Waltz With Bashir is an astonishing piece of work – it’s a dreamy reconstruction of one man’s recollection of his experiences in the Israeli military during the Lebanon War in the early 1980s. The director, Ari Folman, wrote for the original Israeli incarnation of the TV show “In Treatment” and that background in pop psychology shows – this is a searching and introspective story. It’s not entirely fictional, but it’s certainly not a documentary either. The harsh world in wartime and the realm of dreams swirl together and co-mingle.
Necessarily then, Waltz With Bashir is an animated movie. The choice is crucial to the movie’s effect: It’s colorful and mesmerizing and upsetting. It is NOT rotoscoped. All of the animation is meticulously choreographed and depicted, under the art direction of David Polonsky with contributions from, among others, two artists whose work I adore, the brothers Tomer Hanuka and Asaf Hanuka. (If you’ve picked up a newspaper or a magazine in the past decade, you know their work.) On a visual basis alone, Waltz With Bashir is a necessity. Combined with the emotionally conflicted and self-exploratory storytelling method which Folman employs, Waltz With Bashir is a film unlike any other. It’s not an exaggeration to pronounce that I have very rarely seen a medium so well matched to its message.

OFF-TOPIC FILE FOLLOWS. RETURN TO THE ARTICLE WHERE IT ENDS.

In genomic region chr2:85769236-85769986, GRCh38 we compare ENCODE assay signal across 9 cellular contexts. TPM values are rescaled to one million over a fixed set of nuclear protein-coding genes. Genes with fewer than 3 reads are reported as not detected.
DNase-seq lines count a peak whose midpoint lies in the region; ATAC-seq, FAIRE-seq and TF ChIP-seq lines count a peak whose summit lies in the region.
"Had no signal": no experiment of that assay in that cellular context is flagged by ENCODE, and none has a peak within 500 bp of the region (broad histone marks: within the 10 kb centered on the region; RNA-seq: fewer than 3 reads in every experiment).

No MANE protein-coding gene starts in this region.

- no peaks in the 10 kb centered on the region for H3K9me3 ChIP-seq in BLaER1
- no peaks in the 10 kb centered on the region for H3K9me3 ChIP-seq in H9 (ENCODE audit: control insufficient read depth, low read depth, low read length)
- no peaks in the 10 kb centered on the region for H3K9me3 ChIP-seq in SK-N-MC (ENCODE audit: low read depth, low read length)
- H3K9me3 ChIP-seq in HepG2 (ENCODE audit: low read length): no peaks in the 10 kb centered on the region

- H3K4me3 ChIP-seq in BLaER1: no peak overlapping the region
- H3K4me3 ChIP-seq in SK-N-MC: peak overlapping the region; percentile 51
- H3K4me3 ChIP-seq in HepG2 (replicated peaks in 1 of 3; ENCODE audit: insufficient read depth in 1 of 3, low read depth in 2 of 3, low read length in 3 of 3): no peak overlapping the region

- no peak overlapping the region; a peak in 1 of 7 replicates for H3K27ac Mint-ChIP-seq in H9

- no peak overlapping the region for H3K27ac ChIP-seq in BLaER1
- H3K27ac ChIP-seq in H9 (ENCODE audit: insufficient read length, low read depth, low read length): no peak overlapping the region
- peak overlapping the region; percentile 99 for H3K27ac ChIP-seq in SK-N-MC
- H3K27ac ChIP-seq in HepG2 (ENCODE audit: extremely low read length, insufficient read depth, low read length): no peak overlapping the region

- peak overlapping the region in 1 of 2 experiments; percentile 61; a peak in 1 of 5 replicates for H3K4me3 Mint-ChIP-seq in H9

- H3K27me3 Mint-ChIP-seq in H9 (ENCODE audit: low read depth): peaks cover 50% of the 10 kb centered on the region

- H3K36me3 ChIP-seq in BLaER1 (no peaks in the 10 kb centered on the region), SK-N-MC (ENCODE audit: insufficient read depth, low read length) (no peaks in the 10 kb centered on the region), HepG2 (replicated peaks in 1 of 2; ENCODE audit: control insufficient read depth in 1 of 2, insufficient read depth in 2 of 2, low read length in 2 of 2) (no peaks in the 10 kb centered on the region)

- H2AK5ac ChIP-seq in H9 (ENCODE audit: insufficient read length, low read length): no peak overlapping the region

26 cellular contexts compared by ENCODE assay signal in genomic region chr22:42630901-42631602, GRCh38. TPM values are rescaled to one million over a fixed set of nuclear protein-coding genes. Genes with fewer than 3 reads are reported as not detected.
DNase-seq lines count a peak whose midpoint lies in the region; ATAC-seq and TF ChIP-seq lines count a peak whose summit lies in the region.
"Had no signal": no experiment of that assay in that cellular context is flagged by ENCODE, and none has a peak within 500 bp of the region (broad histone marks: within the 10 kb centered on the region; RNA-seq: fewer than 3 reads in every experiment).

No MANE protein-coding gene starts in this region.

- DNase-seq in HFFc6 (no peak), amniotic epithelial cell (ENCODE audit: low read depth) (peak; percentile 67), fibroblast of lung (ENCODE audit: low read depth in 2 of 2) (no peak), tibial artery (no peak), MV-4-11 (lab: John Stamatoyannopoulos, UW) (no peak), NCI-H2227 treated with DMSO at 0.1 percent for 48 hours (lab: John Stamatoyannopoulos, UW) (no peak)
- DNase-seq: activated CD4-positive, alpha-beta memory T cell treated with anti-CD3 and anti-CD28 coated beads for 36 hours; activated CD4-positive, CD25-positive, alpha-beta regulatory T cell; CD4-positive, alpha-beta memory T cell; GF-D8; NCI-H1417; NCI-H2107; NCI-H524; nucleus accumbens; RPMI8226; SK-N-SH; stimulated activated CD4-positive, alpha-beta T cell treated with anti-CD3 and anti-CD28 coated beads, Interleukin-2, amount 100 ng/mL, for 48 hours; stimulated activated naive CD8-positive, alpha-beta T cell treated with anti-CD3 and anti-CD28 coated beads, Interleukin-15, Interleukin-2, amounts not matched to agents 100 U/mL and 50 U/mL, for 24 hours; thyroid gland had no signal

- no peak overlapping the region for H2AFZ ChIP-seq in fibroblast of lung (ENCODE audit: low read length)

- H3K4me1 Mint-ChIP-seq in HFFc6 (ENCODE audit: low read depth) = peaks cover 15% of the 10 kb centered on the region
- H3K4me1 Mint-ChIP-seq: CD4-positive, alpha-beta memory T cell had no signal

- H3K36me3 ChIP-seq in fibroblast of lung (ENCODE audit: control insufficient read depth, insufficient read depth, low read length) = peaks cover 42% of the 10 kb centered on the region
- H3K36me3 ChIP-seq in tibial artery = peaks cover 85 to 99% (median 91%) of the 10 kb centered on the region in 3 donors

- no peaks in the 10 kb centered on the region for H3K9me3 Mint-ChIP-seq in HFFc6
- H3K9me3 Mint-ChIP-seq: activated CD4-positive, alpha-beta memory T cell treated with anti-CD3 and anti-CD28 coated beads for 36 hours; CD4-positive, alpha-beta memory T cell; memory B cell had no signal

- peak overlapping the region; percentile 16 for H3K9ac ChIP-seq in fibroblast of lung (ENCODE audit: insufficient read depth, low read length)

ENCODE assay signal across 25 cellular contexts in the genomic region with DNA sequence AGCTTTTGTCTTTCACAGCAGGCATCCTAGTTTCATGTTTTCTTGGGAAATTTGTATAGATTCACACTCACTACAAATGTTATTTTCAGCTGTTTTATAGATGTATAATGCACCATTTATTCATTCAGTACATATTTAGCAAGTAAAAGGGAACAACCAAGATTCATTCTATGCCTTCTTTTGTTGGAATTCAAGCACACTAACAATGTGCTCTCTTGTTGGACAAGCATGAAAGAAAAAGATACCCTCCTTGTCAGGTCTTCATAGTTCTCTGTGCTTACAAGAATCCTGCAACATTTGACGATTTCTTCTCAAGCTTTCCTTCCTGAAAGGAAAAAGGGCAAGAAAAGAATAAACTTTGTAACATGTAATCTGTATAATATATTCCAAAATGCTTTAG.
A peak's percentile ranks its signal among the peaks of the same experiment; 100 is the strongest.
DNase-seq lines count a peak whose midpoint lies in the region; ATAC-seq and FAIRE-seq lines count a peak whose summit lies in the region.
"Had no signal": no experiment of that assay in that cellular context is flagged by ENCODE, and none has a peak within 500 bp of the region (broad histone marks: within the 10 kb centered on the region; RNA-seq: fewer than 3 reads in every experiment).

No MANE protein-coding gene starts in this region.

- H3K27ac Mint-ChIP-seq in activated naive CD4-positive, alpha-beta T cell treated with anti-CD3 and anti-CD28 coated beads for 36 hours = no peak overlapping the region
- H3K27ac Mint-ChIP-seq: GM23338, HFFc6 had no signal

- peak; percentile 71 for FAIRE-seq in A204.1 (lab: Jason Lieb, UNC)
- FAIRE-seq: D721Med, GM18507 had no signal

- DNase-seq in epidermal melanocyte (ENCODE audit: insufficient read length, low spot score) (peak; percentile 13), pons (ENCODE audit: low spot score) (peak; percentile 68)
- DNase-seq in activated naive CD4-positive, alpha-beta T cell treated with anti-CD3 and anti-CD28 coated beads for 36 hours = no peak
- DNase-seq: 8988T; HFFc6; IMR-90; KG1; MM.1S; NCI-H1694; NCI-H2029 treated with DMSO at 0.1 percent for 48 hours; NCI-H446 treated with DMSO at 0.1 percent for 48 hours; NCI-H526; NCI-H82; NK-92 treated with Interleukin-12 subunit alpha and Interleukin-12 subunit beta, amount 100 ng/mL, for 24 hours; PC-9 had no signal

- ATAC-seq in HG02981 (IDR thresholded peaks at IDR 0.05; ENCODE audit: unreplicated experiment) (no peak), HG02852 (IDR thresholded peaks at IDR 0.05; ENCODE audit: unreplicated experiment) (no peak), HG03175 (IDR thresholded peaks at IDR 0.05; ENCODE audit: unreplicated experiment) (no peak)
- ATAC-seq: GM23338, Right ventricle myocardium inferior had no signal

I can’t exactly say that I loved this movie – it left me feeling more than a little anguished and sad. But it is very clearly a work of cinematic art that has made some valuable observations about the real world, and as such, I sincerely recommend that it be seen by as many people as possible as soon as possible. See it with your deepest friend.